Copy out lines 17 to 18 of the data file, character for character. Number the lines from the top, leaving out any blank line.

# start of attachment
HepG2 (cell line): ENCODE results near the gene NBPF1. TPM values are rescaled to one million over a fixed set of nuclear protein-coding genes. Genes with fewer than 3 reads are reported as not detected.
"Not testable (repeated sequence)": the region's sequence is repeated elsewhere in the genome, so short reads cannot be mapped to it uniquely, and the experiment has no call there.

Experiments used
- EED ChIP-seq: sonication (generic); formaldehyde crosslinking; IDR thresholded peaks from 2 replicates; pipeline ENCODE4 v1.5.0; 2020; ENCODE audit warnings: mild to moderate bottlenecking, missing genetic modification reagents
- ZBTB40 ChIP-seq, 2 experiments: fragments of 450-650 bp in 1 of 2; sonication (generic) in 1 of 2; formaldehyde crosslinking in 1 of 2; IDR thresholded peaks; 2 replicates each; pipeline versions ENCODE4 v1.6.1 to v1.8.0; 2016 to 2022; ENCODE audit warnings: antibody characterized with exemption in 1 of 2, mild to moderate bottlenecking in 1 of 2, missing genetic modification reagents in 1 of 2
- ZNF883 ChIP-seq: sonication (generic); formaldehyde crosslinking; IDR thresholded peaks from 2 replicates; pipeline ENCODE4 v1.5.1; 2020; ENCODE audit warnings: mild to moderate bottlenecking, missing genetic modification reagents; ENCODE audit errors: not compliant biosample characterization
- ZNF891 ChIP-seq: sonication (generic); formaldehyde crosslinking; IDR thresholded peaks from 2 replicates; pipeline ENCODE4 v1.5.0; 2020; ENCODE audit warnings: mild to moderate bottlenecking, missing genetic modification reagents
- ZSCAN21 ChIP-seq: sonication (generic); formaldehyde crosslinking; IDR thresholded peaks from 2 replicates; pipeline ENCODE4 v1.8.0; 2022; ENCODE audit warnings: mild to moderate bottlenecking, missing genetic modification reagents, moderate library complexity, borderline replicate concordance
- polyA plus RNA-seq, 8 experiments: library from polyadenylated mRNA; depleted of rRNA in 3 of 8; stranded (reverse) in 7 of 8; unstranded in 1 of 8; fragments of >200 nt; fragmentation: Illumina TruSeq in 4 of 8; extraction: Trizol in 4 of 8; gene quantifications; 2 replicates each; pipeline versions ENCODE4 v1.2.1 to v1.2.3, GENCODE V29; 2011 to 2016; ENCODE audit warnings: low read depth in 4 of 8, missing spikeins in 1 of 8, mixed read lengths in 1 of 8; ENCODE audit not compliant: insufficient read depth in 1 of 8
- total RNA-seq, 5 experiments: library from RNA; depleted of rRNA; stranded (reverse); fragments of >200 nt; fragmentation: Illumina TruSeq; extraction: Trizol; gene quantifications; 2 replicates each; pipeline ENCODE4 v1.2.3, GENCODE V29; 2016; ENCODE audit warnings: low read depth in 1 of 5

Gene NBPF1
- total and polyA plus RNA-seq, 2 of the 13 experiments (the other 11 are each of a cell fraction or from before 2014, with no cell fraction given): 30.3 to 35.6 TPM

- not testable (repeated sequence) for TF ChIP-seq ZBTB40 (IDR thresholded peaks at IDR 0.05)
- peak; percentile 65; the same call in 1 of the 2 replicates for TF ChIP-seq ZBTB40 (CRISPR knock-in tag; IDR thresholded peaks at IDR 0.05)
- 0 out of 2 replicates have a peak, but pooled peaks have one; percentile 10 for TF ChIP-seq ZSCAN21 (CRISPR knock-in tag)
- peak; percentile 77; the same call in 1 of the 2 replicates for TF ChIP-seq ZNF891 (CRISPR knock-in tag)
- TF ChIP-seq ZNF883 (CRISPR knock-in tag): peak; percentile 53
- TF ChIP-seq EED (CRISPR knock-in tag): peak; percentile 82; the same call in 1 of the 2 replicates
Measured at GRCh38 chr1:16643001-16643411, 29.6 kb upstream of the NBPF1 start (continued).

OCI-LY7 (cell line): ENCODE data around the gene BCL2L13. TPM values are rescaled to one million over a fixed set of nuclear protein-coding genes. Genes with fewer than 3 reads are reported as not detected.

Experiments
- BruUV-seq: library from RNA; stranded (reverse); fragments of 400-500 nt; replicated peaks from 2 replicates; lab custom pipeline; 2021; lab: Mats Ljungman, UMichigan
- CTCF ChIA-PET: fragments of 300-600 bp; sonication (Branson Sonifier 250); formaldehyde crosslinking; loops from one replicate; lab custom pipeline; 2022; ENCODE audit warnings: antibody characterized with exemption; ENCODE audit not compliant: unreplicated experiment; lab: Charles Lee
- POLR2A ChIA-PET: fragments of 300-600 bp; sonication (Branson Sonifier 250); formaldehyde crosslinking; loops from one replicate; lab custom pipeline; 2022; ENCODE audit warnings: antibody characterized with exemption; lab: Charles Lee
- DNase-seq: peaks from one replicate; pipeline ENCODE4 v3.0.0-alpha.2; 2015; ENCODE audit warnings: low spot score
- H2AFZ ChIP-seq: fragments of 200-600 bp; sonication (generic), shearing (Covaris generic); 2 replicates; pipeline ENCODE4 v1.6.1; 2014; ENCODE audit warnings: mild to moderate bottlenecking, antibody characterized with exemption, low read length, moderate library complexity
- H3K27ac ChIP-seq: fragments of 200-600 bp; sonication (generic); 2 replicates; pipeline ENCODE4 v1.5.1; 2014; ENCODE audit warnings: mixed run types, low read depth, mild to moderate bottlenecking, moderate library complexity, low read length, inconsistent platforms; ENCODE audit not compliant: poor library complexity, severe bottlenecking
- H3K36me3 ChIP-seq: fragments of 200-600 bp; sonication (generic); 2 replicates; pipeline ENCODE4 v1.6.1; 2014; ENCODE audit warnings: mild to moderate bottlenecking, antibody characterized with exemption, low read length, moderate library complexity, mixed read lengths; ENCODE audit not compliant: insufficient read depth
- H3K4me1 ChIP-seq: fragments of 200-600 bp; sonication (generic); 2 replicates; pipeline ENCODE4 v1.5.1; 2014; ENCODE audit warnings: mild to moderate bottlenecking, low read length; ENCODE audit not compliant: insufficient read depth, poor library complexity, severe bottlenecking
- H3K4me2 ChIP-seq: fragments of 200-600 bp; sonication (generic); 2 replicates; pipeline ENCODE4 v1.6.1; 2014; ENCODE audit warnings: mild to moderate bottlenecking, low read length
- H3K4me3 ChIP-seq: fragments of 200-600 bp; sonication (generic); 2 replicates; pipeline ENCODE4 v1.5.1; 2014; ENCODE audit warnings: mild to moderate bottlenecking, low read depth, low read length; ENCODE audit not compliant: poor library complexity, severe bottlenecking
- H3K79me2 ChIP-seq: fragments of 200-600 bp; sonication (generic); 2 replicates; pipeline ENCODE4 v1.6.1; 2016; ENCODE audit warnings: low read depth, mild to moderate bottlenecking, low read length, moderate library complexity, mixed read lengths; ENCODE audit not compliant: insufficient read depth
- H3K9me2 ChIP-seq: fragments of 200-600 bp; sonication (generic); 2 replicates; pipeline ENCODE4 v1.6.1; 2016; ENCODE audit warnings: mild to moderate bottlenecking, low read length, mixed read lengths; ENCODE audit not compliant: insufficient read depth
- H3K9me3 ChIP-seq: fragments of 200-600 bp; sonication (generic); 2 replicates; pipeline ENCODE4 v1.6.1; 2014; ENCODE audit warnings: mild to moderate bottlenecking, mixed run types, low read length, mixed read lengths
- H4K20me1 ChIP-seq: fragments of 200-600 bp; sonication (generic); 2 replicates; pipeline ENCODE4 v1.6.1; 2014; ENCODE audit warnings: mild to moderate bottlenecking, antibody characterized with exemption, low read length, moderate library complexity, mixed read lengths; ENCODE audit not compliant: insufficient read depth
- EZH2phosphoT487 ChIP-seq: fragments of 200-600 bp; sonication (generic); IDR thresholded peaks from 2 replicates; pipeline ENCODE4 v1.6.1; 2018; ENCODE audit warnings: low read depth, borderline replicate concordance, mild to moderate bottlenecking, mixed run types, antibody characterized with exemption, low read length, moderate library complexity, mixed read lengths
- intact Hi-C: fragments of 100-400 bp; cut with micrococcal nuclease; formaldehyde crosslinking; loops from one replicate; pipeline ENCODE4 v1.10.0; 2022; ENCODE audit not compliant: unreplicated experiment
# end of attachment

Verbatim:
- TF ChIP-seq ZNF883 (CRISPR knock-in tag): peak; percentile 53
- TF ChIP-seq EED (CRISPR knock-in tag): peak; percentile 82; the same call in 1 of the 2 replicates